Not causing updates immediately works quite well as long as arrays in the source are only changed and not assigned.
As an example, I am culling some arrays, and if I’d write something like

source.data['data'] = source.data['data'] [0:length]

this would trigger an update.
However, if I go with

source.data['data'] [:] = source.data['data'] [0:length]

it doesn’t, since it doesn’t assign the list as a whole.

This still works, so far so good.

However, at the end, I want to trigger an update on purpose. For that, I am assigning an array to itself, which in turn used to trigger the update:

source.data['data'] = source.data['data'] 

However, this doesn’t work anymore since I used the numpy classes. I don’t know why.
Luckily I do have some other parts of the source which use no numpy classes. For example, I have an array names which stores a raw list of string, and when I change the code to

source.data['names'] = source.data['names'] 

it triggers the update again.

Again, not sure whether this is a bug or whether I am using accidental side behaviour anyway.

That said, I’d really like there to be methods with which I could do those things directly without tricks. Like, say, figure::freeze, figure::unfreeze and figure::update.

Even more, in addition to my last comment: Some of the updates done in the background are, when the plot is refreshened, automatically taken over. Others aren’t. I found out that in order to change the y-coordinates of an image, I had to trigger this by calling source.data['y'] = source.data['y'] . This was not necessary in 2.4.3.

Just to make sure, I changed my update method to

    def _trigger_update(self) -> None:
        for name in self.source.data:
            self.source.data[name] = self.source.data[name]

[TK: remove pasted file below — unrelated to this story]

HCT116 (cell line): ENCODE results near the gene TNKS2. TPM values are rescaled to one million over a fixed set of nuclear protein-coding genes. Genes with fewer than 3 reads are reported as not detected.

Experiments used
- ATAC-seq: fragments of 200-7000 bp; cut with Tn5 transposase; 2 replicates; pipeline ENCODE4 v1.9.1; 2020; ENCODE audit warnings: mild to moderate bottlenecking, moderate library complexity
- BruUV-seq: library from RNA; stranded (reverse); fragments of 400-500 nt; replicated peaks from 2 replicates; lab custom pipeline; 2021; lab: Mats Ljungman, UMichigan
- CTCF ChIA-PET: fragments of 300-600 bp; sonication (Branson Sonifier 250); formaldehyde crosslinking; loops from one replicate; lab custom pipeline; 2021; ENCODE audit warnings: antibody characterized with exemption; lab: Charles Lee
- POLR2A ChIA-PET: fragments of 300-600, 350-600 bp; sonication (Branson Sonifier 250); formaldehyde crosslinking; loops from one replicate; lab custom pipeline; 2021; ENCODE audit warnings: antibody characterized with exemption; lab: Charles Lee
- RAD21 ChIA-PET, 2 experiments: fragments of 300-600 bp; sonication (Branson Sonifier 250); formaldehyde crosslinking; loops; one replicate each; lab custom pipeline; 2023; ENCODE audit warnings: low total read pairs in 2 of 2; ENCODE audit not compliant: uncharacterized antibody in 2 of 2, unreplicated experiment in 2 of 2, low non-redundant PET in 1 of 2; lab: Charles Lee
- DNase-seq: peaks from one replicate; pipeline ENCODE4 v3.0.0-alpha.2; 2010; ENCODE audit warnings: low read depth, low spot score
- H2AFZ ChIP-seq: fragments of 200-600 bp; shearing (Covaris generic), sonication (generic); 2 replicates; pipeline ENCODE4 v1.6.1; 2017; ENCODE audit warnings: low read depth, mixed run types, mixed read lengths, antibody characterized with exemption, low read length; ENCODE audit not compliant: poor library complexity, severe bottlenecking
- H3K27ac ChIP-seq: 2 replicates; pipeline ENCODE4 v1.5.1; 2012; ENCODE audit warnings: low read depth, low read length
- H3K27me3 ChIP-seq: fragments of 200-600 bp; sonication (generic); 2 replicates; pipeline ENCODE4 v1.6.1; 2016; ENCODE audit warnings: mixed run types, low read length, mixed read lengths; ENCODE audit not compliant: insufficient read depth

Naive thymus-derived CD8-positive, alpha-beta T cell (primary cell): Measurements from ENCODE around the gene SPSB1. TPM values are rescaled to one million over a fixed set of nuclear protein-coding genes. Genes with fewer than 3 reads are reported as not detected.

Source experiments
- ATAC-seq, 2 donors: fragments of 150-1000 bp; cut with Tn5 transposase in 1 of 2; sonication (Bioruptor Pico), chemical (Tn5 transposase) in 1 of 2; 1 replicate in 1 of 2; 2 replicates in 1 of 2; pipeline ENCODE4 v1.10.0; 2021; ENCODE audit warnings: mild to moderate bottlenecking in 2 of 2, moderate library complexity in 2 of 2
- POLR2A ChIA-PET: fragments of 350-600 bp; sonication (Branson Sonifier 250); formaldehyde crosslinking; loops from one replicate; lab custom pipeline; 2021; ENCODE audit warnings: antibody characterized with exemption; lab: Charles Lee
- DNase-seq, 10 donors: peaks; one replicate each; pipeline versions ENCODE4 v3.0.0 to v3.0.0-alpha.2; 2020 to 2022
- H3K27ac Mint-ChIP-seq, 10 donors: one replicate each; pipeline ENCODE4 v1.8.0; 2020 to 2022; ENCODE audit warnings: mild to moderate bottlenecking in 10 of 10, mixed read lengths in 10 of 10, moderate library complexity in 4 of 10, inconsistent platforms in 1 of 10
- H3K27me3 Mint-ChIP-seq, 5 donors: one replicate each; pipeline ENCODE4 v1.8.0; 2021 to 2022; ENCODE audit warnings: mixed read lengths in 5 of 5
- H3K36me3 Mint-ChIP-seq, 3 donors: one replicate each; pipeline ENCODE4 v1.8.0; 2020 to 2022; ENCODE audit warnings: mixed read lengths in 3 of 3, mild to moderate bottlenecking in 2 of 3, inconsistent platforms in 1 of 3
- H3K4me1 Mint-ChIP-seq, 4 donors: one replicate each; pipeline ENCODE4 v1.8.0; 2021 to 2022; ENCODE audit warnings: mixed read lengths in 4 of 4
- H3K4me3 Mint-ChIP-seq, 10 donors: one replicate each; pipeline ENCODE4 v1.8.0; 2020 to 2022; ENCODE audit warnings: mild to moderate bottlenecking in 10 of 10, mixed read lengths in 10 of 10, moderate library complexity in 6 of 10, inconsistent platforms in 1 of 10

which sadly already causes a “hickup”.

The previous behavior was a bug. For eventing purposes, self-assignment should always be a no-op. This bug was fixed at some point.

The advised best practice here is to always update an entire new dict separately, and then assign source.data “atomically” at the end.

new_data_dict = {}
# populate new_data_dict
source.data = new_data_dict

Updating individual columns is possible, and reasonable if you only need to update one column. But if you need to update multiple columns then updating them separately will trigger eventing on every separate update, which is usually not desirable.

That said, I’d really like there to be methods with which I could do those things directly without tricks. Like, say, figure::freeze, figure::unfreeze and figure::update.

The hold and unhold APIs were added in 0.12.10

bokeh/examples/server/app/hold_app.py at branch-3.3 · bokeh/bokeh · GitHub


[‘data’] # the actual image data, an array containing three 2d-arrays

This is the expected format. Like all glyphs, image is “vectorized”. Usually that means a vector of numbers (e.g. coordinates for a scatter marker) but in this case it is a vector of 2d image arrays, one for each image to show.